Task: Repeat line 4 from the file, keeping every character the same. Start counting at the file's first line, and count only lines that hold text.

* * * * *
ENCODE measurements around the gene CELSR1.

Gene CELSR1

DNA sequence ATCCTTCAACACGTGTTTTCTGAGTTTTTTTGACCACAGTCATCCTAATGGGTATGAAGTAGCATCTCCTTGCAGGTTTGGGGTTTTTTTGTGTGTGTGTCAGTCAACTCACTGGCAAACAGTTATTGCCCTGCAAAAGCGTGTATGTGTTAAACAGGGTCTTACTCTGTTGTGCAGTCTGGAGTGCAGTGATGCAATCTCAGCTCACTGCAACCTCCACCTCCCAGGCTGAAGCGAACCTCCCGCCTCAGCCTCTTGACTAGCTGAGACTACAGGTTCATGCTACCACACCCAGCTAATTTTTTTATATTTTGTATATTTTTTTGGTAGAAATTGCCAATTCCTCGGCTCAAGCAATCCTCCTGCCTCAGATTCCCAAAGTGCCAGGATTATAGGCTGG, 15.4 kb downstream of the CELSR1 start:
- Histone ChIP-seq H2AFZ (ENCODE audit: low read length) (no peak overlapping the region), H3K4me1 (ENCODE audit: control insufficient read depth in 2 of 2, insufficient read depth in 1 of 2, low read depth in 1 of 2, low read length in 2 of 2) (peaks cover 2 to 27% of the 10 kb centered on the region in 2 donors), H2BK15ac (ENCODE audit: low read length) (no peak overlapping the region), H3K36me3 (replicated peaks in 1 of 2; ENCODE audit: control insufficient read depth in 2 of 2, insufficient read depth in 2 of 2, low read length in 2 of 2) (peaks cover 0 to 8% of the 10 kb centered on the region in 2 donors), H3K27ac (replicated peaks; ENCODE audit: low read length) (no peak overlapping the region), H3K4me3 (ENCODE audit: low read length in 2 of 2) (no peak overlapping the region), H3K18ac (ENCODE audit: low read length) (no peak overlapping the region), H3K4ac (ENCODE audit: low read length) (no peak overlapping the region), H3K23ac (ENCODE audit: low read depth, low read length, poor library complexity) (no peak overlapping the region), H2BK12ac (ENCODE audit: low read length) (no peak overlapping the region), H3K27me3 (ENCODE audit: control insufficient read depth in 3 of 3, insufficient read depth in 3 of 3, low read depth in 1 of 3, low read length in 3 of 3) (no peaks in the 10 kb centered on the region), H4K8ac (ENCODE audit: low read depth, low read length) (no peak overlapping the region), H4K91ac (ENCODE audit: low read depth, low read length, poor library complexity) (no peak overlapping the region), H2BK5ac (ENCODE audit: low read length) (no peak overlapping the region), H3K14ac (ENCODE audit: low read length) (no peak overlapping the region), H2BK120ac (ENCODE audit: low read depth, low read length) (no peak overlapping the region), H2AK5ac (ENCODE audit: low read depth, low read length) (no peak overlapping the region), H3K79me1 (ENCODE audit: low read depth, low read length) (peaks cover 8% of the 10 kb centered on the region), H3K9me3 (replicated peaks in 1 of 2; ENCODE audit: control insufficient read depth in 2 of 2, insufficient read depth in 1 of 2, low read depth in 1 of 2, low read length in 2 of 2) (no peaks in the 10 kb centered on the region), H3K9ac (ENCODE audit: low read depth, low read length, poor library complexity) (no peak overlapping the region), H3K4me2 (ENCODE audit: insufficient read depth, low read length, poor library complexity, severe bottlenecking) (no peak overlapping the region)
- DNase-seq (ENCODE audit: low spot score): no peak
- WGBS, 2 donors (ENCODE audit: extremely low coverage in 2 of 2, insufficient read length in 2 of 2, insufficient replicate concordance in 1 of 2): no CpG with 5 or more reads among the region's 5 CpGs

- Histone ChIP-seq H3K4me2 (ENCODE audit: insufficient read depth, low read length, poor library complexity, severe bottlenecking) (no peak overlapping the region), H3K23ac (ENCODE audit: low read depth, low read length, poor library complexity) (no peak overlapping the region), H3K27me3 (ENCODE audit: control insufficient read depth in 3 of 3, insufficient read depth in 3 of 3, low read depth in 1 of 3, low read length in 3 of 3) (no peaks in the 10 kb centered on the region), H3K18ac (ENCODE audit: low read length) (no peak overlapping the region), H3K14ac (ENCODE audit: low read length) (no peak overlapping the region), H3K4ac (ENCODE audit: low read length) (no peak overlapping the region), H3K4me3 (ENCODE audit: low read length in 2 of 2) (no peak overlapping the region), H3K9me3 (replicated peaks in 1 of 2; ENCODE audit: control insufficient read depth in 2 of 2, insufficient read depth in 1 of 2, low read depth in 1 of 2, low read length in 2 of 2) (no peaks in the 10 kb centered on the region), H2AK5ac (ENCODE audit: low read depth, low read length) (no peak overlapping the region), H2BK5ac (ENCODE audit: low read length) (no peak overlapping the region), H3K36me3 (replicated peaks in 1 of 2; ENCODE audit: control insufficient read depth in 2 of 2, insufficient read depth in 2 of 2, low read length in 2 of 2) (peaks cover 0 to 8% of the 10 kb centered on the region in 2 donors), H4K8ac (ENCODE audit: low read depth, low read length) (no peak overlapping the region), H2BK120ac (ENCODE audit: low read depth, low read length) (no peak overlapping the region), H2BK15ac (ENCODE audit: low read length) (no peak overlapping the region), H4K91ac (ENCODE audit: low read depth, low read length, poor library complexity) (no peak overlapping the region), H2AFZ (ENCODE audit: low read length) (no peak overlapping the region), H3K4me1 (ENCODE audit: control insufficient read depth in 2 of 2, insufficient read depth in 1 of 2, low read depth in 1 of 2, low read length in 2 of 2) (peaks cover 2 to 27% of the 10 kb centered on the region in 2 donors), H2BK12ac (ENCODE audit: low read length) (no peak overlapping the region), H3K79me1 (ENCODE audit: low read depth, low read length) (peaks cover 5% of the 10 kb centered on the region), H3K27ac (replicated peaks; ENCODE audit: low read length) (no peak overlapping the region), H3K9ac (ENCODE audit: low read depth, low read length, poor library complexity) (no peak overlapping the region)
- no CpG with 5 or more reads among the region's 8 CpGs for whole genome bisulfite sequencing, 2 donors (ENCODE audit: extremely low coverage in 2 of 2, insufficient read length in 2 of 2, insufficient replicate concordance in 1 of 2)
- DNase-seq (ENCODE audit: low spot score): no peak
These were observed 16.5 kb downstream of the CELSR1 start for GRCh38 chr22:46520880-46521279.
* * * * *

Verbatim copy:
- Histone ChIP-seq H2AFZ (ENCODE audit: low read length) (no peak overlapping the region), H3K4me1 (ENCODE audit: control insufficient read depth in 2 of 2, insufficient read depth in 1 of 2, low read depth in 1 of 2, low read length in 2 of 2) (peaks cover 2 to 27% of the 10 kb centered on the region in 2 donors), H2BK15ac (ENCODE audit: low read length) (no peak overlapping the region), H3K36me3 (replicated peaks in 1 of 2; ENCODE audit: control insufficient read depth in 2 of 2, insufficient read depth in 2 of 2, low read length in 2 of 2) (peaks cover 0 to 8% of the 10 kb centered on the region in 2 donors), H3K27ac (replicated peaks; ENCODE audit: low read length) (no peak overlapping the region), H3K4me3 (ENCODE audit: low read length in 2 of 2) (no peak overlapping the region), H3K18ac (ENCODE audit: low read length) (no peak overlapping the region), H3K4ac (ENCODE audit: low read length) (no peak overlapping the region), H3K23ac (ENCODE audit: low read depth, low read length, poor library complexity) (no peak overlapping the region), H2BK12ac (ENCODE audit: low read length) (no peak overlapping the region), H3K27me3 (ENCODE audit: control insufficient read depth in 3 of 3, insufficient read depth in 3 of 3, low read depth in 1 of 3, low read length in 3 of 3) (no peaks in the 10 kb centered on the region), H4K8ac (ENCODE audit: low read depth, low read length) (no peak overlapping the region), H4K91ac (ENCODE audit: low read depth, low read length, poor library complexity) (no peak overlapping the region), H2BK5ac (ENCODE audit: low read length) (no peak overlapping the region), H3K14ac (ENCODE audit: low read length) (no peak overlapping the region), H2BK120ac (ENCODE audit: low read depth, low read length) (no peak overlapping the region), H2AK5ac (ENCODE audit: low read depth, low read length) (no peak overlapping the region), H3K79me1 (ENCODE audit: low read depth, low read length) (peaks cover 8% of the 10 kb centered on the region), H3K9me3 (replicated peaks in 1 of 2; ENCODE audit: control insufficient read depth in 2 of 2, insufficient read depth in 1 of 2, low read depth in 1 of 2, low read length in 2 of 2) (no peaks in the 10 kb centered on the region), H3K9ac (ENCODE audit: low read depth, low read length, poor library complexity) (no peak overlapping the region), H3K4me2 (ENCODE audit: insufficient read depth, low read length, poor library complexity, severe bottlenecking) (no peak overlapping the region)